Forum: Ditch race-based policy

Opponents of affirmative action have good reason to applaud a U.S. District Court ruling that the affirmative action policies of the University of Michigan Law School are unconstitutional. Those who disagree with the ruling must understand that opponents of affirmative action are not opposed to racial diversity, nor are we blind to America’s racial problems. We simply believe that policies favoring one group over another are inherently wrong and that instituting discrimination is not the solution to racial problems.

Achieving diversity and remedying past societal wrongs are noble intentions. Instituting a race-based decision-making system, though, clearly goes against beliefs in equality and will not help move past the ugly legacy of racial discrimination. If we wish to have racial equality, we cannot pit one group against another.

Some argue affirmative action is an attempt to remedy past injustices. The court ruled decision-making based on race should not be a remedy for general societal discrimination. Discrimination in any form is wrong. But we cannot let past mistakes define our future. Our future should be free from discrimination. By instituting more race-neutral policies, we will prove with action that we do not accept racial discrimination in any form.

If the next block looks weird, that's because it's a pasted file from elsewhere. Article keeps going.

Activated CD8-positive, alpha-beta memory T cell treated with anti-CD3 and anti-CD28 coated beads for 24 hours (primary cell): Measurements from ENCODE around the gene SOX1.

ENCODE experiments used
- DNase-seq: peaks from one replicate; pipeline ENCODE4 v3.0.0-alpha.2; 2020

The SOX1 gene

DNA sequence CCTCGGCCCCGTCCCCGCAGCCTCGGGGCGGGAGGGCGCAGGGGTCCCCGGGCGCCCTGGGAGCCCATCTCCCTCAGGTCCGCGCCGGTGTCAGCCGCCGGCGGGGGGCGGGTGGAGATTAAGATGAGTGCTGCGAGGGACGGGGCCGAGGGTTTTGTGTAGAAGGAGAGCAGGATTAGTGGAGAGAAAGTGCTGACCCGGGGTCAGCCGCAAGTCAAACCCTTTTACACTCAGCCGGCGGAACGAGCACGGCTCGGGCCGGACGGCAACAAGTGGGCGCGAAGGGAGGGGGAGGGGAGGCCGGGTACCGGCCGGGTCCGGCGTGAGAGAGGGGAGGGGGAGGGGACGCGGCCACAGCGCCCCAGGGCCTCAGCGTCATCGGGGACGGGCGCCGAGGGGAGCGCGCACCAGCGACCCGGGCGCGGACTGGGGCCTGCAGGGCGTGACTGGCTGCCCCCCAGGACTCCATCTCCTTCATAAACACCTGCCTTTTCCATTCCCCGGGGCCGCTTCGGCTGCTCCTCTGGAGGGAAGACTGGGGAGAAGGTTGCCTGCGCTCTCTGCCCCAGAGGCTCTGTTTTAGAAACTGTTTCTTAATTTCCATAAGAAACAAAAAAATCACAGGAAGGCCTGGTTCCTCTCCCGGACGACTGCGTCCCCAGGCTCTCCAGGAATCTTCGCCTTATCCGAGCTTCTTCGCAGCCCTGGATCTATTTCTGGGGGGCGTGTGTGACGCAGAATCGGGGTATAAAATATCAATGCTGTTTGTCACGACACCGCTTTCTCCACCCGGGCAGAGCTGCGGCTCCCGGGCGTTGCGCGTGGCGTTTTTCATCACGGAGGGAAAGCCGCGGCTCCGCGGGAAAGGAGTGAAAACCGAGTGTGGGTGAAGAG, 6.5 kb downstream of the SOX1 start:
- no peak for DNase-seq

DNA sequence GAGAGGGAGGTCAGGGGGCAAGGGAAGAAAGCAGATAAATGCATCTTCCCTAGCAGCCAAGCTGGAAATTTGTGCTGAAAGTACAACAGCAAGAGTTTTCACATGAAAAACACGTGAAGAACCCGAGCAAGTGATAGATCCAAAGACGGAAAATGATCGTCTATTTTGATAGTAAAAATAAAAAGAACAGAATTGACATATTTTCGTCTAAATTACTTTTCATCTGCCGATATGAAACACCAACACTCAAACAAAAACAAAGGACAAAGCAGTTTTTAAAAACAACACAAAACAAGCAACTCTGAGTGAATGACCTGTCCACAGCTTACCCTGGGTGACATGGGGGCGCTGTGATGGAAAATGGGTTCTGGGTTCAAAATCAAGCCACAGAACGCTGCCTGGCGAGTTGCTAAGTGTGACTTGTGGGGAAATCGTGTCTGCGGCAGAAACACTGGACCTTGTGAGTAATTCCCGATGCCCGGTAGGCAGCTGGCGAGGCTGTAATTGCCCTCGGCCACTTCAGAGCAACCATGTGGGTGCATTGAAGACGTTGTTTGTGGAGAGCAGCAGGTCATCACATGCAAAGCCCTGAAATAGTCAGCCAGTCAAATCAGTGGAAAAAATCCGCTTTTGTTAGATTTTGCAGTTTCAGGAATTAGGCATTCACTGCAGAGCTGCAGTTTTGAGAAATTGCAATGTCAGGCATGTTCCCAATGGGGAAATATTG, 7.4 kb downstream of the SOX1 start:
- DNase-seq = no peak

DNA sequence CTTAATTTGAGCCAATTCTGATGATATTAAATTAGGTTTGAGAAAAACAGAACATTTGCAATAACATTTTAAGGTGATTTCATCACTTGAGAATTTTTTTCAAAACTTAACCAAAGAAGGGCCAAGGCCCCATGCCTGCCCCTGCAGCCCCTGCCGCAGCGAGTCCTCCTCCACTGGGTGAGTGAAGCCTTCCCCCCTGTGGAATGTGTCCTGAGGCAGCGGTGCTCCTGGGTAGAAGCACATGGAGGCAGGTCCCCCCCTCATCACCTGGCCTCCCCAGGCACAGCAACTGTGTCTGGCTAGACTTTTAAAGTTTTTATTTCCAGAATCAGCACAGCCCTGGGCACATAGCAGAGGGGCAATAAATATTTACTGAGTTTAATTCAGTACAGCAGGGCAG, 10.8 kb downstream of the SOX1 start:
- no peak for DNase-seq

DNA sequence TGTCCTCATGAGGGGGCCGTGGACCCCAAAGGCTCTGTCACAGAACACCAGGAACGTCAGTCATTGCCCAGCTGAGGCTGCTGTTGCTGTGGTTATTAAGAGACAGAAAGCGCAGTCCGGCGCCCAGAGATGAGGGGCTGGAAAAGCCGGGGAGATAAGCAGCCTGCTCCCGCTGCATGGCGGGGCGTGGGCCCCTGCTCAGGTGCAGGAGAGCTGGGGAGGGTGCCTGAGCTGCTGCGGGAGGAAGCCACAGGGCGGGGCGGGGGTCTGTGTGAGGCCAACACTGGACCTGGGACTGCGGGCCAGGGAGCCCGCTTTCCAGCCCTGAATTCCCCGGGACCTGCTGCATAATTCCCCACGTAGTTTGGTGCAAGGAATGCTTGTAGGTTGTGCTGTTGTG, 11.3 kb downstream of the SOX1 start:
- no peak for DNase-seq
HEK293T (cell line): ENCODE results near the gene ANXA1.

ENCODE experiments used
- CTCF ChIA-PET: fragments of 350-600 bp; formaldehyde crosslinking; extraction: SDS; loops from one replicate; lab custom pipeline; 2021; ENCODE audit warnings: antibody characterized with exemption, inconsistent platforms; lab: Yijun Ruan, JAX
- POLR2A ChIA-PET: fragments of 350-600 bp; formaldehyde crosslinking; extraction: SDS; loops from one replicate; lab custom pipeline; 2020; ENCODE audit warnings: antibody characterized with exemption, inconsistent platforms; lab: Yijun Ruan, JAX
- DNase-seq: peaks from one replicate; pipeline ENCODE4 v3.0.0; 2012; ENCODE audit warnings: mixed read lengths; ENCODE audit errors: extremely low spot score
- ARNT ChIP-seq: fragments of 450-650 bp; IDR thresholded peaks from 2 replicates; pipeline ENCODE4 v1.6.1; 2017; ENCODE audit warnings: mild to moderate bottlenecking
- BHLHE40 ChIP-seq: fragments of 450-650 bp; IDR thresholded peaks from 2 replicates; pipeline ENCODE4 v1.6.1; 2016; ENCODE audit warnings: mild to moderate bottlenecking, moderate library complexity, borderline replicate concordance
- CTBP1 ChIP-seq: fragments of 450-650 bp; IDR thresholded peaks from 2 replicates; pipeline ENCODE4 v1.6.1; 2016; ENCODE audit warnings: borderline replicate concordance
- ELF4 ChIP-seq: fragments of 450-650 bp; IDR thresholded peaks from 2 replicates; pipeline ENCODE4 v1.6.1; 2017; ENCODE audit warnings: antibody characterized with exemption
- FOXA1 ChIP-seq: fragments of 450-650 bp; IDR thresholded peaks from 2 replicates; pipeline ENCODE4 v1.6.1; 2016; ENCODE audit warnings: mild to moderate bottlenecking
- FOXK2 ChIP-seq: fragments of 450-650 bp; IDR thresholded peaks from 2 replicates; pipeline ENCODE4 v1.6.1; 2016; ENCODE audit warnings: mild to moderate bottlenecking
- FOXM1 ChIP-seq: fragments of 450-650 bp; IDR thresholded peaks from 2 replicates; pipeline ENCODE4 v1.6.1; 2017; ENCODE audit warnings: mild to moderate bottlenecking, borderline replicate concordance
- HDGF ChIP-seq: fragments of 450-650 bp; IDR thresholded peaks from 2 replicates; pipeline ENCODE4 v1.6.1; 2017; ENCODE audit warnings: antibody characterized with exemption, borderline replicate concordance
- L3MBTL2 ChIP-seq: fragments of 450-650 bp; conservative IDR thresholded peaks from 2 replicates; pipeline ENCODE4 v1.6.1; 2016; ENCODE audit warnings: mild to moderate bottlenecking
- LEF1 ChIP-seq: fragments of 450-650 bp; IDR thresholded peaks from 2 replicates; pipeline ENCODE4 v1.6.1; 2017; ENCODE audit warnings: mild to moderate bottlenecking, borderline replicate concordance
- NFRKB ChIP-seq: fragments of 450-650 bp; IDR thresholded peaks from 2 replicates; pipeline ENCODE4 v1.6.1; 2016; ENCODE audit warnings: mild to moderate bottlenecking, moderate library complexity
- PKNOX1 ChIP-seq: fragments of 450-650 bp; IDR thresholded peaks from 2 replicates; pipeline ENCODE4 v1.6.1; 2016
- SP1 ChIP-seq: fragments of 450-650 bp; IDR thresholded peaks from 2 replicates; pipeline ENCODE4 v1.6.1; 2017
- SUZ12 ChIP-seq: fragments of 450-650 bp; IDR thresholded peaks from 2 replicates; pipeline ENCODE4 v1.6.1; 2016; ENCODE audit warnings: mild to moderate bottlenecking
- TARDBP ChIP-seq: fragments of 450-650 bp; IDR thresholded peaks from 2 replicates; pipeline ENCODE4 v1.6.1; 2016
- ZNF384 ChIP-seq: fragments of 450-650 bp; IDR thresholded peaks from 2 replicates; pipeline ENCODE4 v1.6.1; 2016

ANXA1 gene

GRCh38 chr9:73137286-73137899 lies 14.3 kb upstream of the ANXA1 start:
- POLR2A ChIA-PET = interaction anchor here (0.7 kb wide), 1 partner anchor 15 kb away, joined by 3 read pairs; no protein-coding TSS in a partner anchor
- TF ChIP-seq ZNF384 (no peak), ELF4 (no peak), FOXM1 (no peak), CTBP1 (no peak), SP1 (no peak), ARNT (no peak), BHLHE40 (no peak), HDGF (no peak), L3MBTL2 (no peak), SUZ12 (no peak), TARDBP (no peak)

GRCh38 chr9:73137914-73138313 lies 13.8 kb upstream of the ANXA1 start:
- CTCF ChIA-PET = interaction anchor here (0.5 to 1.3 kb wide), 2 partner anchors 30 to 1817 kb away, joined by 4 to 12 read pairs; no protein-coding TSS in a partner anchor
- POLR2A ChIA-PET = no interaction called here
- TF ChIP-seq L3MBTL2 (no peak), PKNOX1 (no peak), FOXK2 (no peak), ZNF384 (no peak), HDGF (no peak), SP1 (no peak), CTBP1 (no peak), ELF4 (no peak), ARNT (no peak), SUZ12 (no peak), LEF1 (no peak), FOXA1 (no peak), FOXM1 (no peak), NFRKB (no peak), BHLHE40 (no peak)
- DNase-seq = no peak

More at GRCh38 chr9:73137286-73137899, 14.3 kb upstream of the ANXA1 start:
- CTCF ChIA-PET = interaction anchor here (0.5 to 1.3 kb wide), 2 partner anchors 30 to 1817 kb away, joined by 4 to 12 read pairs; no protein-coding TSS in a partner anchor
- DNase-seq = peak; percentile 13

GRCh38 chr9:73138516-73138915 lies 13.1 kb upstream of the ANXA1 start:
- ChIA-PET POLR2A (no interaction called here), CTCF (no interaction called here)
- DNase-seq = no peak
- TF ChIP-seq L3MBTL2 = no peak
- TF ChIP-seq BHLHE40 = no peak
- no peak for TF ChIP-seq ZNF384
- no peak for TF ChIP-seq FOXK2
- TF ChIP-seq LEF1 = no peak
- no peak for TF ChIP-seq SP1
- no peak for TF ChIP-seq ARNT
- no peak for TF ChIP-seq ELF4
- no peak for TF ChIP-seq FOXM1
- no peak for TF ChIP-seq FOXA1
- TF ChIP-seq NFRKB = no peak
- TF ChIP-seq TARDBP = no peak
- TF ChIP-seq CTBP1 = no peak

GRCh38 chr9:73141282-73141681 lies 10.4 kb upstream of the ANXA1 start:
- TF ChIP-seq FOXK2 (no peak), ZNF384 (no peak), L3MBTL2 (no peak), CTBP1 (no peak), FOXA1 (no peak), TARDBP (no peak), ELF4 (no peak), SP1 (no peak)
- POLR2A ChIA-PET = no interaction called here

Barbara Gutter, who was denied acceptance in 1997 and sued the university, had scores that enabled 80 percent of minority students to gain acceptance. However, only eight percent of non-minority applicants with these same scores were accepted.

This statistic reveals that race is not being used simply to compare two equally qualified candidates and provide a “plus” to one student, but rather to discriminate against applicants across the board on the basis of race. In doing so, the University of Michigan is violating the law as established in the landmark Regents of the University of California vs. Bakke Supreme Court case. The court’s ruling read in part, “The evidence indisputably demonstrates that the law school places a very heavy emphasis on race in deciding whether to accept or reject.”

If you accept the argument of giving two equally qualified candidates an unequal playing field simply because they are of a different race as a means to achieve diversity, you must ask at what price is this diversity achieved? Must we sacrifice our belief in equality to achieve this result? Discrimination is not the road to racial diversity, but rather a barrier to racial harmony.

I would much rather be judged on the content of my character than on the color of my skin.

-The writer is director of publications for the GW College Republicans.

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